So, yeah. This needs some investigation. By the way, this is a Windows only feature at the time of this writing. Hopefully that changes for us Mac people.
Let’s say you are in an application and you want to scan an attach a document. It can be any application really: a web app, Quickbooks, anything that supports attaching something.
Normally what you would have to do is scan the document to your computer, then in the application, you’d have to find and then attach it.
With the ScanSnap Folder, you can do all this in one step and initiate the scan from the application.
In my example, I’ll use Gmail. I compose a message and then hit the Attach a file link. The normal pop up appears for me to select my file, but you will see there is a new ScanSnap Folder entry. I’ll click that.
At first, nothing shows up. No problem though. I’ll put my document in my ScanSnap and hit the Scan button.
A ScanSnap Folder window pops up. I can rename the file, save the file for safekeeping, or make it a JPG. If I don’t want to be bothered with this again, I can check Do not show this dialog again.
When I hit save, my new PDF shows up in my ScanSnap Folder, uh, folder, and I can hit Open to attach it.
As I mentioned earlier, this does not just work with web apps. Anywhere on your computer that you can attach a file should be able to do this. I tested it with Windows Live Messenger and was able to send a document to a friend.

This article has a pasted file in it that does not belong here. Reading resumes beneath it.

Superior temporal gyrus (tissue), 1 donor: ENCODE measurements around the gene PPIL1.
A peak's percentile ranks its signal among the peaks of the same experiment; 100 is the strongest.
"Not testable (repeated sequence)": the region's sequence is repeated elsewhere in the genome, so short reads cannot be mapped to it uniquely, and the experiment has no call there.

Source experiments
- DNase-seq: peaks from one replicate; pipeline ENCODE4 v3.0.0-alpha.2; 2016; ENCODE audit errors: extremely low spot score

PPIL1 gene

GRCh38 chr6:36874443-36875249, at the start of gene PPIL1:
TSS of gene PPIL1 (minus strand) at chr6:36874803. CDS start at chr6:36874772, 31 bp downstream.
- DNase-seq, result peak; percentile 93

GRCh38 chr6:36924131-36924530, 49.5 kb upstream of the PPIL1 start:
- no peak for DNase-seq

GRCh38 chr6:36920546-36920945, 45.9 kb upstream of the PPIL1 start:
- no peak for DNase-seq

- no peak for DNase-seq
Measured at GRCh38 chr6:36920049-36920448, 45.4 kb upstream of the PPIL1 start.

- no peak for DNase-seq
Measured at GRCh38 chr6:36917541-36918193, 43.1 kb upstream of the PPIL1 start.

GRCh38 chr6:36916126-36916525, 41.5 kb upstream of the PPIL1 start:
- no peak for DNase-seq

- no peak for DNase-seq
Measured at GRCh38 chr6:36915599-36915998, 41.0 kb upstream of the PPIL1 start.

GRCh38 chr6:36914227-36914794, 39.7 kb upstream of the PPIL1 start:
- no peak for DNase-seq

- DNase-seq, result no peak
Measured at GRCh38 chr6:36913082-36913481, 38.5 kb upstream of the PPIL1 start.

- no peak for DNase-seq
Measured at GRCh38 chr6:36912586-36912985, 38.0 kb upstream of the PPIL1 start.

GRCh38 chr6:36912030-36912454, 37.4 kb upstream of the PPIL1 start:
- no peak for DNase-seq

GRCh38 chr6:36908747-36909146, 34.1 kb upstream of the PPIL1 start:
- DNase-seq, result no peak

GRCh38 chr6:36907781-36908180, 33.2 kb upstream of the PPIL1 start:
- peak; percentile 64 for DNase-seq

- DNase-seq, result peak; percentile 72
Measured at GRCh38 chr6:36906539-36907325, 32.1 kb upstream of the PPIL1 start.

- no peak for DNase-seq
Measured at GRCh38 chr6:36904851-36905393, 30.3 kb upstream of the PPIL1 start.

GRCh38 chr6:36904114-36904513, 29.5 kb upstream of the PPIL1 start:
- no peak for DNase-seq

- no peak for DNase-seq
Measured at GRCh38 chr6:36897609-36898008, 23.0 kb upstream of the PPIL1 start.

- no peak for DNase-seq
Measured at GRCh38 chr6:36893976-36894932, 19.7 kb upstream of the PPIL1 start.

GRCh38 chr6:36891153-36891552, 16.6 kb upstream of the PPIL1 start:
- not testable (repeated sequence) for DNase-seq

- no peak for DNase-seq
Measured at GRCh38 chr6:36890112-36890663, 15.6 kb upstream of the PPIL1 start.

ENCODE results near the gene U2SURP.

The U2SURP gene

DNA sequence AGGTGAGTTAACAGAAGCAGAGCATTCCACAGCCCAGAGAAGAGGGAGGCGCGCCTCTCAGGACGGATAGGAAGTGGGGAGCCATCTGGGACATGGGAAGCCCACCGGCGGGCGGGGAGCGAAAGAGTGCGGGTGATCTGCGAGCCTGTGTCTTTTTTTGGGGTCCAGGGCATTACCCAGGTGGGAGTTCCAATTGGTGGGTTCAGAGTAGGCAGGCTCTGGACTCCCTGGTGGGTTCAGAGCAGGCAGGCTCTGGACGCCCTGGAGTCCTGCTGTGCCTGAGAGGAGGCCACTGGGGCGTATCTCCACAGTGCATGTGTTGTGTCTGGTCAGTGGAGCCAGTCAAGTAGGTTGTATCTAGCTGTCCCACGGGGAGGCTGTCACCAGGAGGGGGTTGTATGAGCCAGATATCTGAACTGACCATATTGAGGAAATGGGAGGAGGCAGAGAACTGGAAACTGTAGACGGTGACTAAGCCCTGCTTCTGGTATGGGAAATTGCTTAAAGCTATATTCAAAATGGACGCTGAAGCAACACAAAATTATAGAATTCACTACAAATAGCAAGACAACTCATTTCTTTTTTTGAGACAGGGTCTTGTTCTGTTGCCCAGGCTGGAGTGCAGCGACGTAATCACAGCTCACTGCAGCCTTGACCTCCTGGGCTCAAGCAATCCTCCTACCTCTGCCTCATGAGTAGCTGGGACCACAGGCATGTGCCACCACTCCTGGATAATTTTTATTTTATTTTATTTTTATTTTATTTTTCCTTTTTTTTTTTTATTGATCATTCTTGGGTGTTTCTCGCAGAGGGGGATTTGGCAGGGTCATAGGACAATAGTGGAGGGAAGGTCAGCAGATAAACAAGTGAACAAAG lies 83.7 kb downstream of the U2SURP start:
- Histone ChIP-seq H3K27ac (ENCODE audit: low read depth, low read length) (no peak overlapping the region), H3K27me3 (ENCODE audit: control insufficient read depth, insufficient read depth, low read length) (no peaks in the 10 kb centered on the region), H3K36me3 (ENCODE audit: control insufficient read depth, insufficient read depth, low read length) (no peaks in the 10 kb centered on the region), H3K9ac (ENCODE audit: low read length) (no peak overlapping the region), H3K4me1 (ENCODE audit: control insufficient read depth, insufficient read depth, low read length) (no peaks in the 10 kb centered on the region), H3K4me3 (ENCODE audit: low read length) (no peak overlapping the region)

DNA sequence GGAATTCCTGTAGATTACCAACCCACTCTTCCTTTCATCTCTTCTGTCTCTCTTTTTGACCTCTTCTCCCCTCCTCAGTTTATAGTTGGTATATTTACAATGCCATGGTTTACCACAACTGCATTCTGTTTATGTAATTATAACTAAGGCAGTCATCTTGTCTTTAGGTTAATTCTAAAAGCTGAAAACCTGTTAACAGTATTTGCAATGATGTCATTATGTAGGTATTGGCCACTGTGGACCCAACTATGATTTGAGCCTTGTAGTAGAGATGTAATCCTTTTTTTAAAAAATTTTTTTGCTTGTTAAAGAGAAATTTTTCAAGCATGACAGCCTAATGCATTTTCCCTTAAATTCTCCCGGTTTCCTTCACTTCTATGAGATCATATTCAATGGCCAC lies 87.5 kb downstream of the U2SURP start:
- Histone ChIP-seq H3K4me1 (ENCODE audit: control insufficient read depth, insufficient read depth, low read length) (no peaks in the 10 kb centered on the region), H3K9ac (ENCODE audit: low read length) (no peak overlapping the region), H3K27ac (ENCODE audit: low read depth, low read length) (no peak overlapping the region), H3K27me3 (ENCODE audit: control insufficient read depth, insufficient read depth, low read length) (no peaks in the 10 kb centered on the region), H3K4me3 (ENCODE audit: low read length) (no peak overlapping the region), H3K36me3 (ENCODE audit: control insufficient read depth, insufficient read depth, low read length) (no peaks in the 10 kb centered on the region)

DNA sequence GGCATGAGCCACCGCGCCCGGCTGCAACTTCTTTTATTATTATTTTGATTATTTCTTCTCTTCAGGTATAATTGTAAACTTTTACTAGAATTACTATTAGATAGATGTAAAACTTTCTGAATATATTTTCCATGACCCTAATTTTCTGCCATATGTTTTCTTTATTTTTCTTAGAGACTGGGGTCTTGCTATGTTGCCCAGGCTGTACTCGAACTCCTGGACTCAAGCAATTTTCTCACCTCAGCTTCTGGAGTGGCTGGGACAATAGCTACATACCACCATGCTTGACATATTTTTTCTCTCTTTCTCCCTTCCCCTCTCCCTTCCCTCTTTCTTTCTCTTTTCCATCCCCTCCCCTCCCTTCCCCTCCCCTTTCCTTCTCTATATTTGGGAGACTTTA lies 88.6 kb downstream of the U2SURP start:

I am not sure that Fujitsu would say this straight-out, but I have to think this is a bit of a response to the “ScanSnap doesn’t support TWAIN!” objection. It seems to me that this almost does it one better. Not only does it allow you to initiate a scan from an application, but it works from anywhere, not just a TWAIN-supporting application.
It’ll be interesting to see how this feature is used.
If you want to customize how the ScanSnap Folder behaves, right-click on the ScanSnap icon in your system tray, choose ScanSnap Folder Settings. You can customize how the scans will be done using a ScanSnap Manager-like interface.
One more thing about the ScanSnap Folder – this is a temporary folder. The files will be removed after you attach them. If you are wanting to keep this document that you are scanning, make sure to check the Save scanned images to file checkbox.
All-in-all, this software update by Fujitsu is interesting, and if you have a S1300i or any 1000-series ScanSnap, I recommend hitting Online Update. Now if only ScanSnap Folder could come to the Mac.
In the name of science, I am doing this with an Online-Updated ScanSnap S1300 to see how this works with an older scanner. ↩